That wind farms kill birds and bats is not news.  Nevertheless, a recent study by S.K. Smallwood, has gained attention recently for finding that estimates of mortality rates may be understated.  Smallwood’s conclusions have been overstated in the press – cited as another reason to mistrust renewable energy.  In the wind industry and in wildlife protection circles – among the experts, in other words – the findings are less alarming.  Two reasons stand out: a) the number of birds killed by wind power generation is minimal compared to other sources of human-caused bird kills, and b) the wind industry continues to collaborate with wildlife agencies to create solutions that will further minimize windmills’ affects on wildlife.

To put things into perspective, Smallwood’s estimate of 573,000 bird kills at wind farms (based on 2012 wind energy levels) pales in comparison to other human-caused bird deaths. In 2002, the U.S. Fish and Wildlife Service estimated the following numbers of annual bird deaths from human causes:

  • Hundreds of millions of deaths (estimates vary widely) from collisions with buildings
  • 4 to 50 million deaths from collisions with communication towers
  • 174 million deaths from collisions with  transmission lines
  • 60 million deaths from collisions with cars
  • 72 million deaths from pesticide poisoning
  • Up to 2 million deaths from oil and wastewater pits
  • 39 million deaths due to cat predations

These figures are now outdated, and have likely increased, further dwarfing bird kills at wind farms.  Additionally, wind power generation poses much less risk to birds than other forms of energy generation.  It’s estimated that, in 2006, fossil-fuel power plants were responsible for 14.5 million bird deaths.

Night Off

Because wind power is a safer alternative for wildlife compared to other sources of energy, wildlife agencies and protection groups have been working with the wind industry for years to minimize impacts to all wildlife at wind farms while promoting wind energy development.  These efforts resulted in the 2012 U.S. Fish and Wildlife Service Land-Based Wind Energy Guidelines, which describes best practices for siting and surveying wind farms.  What’s more, wind developers are encouraged to take preemptive actions to avoid harming wildlife, such as siting farms as per the USFWS Guidelines, purchasing incidental take permits if there is an unavoidable risk of harming protected wildlife, and other mitigation strategies for potential impacts.  Even when all of these have been considered, deaths still occur, and some wind developers are taking matters into their own hands to minimize bird and bat kills.  Since finding a dead endangered Indiana bat at the company’s wind farm in 2011, Duke Energy pauses operation of the wind farm from dusk to dawn during the bat’s migration season to avoid future fatalities.  Other wind developers are now curtailing operations at wind farms when bird or bat migration is occurring.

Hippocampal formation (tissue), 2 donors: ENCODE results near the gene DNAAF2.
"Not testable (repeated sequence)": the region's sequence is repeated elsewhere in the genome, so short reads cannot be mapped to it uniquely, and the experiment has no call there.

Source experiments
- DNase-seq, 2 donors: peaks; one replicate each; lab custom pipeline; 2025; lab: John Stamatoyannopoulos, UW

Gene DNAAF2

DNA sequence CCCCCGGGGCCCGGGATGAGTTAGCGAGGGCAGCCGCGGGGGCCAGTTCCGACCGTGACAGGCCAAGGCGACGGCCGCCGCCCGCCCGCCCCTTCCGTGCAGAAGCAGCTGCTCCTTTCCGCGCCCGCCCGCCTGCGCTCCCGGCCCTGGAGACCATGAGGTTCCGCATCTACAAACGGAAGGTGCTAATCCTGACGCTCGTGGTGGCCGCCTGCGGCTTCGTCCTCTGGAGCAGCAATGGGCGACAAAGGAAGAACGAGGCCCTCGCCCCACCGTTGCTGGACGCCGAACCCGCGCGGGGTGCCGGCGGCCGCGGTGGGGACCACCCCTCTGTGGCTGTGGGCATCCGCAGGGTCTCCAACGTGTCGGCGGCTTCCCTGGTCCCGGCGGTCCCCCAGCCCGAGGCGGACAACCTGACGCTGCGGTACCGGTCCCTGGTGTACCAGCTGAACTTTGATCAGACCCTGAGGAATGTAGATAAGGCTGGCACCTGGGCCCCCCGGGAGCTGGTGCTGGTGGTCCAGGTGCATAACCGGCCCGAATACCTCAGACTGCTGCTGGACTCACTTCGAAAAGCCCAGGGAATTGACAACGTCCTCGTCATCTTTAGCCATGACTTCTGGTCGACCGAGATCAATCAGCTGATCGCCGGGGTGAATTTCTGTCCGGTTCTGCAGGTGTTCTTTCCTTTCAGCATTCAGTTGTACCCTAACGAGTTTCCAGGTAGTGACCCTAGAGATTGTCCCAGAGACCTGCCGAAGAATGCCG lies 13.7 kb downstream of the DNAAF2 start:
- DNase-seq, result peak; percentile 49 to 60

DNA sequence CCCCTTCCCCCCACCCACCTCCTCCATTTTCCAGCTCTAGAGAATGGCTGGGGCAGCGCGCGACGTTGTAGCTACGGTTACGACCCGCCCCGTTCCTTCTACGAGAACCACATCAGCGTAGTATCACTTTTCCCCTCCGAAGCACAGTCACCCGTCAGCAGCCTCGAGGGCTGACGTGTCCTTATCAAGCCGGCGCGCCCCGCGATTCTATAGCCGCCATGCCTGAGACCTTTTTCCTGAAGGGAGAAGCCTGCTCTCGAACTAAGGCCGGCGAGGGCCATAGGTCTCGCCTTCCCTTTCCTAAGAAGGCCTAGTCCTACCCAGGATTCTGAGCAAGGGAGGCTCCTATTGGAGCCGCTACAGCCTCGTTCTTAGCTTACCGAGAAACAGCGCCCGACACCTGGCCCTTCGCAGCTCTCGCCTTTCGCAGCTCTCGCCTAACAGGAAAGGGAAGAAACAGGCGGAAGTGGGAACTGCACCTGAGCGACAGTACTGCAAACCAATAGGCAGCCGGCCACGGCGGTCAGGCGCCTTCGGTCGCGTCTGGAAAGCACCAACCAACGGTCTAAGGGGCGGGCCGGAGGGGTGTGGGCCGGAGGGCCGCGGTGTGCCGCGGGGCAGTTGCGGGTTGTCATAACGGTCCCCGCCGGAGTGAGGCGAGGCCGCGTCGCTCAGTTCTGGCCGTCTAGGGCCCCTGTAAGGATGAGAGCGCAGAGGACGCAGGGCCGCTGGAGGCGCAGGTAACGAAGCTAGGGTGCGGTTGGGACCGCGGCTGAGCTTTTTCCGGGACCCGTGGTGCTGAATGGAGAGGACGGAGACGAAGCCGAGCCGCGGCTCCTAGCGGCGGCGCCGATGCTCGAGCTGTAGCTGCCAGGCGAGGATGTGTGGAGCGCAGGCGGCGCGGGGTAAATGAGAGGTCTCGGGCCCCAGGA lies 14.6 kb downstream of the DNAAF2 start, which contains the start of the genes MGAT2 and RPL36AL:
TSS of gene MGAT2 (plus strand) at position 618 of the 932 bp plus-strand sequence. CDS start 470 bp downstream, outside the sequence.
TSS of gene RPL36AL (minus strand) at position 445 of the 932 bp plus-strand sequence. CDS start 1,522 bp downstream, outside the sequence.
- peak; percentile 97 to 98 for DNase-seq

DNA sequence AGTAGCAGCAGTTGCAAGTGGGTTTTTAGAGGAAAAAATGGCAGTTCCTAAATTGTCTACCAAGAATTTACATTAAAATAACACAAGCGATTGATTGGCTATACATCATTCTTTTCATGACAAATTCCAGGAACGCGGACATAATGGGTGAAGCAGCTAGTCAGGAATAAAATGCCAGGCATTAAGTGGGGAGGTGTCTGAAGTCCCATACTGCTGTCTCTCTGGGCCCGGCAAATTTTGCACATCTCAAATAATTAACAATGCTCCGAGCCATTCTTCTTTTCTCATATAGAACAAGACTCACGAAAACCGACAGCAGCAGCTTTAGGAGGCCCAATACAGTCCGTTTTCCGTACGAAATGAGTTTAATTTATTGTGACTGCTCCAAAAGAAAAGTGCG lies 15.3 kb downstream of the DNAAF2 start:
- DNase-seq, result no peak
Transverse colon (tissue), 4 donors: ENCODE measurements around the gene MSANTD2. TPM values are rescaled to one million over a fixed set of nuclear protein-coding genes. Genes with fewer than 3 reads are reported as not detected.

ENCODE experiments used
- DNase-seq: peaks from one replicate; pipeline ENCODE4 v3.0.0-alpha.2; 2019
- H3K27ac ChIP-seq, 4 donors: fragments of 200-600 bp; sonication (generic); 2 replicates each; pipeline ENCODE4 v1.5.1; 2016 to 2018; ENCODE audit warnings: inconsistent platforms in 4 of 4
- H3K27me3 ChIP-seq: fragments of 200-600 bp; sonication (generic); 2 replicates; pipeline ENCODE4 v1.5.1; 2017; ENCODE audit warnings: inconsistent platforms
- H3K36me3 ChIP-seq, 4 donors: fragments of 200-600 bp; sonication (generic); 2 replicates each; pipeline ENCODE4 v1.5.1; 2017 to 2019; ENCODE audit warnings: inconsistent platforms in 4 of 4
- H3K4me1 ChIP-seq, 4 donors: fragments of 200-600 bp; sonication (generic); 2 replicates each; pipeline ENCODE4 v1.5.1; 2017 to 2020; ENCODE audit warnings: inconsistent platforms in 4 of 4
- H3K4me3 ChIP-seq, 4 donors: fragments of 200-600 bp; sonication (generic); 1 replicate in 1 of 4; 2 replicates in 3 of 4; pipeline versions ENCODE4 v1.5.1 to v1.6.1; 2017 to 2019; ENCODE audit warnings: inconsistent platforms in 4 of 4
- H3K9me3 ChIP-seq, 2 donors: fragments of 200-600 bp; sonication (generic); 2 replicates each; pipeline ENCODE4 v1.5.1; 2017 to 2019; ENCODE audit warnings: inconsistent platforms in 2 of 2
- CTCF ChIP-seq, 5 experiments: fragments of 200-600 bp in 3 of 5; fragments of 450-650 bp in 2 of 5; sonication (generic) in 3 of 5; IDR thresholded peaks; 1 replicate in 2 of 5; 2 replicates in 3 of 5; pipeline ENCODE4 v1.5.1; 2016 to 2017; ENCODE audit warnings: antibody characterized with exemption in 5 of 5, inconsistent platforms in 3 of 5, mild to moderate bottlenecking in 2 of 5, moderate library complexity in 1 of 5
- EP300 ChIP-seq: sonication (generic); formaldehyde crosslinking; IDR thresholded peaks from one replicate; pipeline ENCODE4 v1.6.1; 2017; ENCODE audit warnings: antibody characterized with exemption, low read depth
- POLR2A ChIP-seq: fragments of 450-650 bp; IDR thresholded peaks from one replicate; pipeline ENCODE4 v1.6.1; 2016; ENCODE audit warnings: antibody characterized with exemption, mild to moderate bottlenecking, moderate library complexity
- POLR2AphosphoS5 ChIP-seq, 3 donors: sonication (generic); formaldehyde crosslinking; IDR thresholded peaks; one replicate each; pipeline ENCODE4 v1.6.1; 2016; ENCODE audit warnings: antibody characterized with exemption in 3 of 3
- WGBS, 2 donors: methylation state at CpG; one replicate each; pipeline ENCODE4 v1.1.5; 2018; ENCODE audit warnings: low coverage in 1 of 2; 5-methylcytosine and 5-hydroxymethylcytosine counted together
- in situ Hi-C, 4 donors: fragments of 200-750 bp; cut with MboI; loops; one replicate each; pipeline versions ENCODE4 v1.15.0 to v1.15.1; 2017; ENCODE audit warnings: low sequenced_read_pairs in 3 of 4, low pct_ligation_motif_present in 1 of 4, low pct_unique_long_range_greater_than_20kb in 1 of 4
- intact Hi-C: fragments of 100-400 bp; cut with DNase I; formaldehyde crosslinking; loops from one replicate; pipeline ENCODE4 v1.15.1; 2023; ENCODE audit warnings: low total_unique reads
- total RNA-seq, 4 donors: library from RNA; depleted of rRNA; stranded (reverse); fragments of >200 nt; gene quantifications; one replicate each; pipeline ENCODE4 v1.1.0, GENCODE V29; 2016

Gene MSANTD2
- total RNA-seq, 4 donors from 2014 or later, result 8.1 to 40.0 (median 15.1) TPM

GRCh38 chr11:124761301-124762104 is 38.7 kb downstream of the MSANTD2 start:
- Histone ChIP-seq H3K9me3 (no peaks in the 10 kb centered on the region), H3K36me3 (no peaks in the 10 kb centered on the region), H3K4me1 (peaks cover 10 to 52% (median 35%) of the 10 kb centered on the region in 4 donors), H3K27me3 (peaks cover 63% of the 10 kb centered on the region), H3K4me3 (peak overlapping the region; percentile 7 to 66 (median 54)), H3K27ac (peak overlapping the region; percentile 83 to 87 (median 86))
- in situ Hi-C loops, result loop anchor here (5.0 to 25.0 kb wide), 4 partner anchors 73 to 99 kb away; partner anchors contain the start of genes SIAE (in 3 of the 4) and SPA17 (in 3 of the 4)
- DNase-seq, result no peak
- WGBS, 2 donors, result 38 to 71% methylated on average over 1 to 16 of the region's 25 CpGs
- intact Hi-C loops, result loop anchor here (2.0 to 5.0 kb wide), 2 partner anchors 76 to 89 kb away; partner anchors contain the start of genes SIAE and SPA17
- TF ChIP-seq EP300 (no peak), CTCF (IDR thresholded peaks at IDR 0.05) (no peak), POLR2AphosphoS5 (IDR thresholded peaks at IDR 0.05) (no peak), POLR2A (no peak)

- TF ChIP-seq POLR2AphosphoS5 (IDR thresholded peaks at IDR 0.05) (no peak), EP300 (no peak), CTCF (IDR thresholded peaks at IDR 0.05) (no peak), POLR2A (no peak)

Wind farms, however, are not excluded from wildlife laws, contrary to the thoughts of some. If wind developers choose to move forward without taking the above-mentioned precautions and the death of a protected species occurs, an investigation and lawsuit are possible.  This has occurred over the deaths of bald and golden eagles and Indiana bats on numerous occasions.

Birds and bats are being killed at wind farms, but not nearly to the same extent of other anthropogenic causes.  All forms of power generation are dangerous for wildlife.  Wind power is just less so.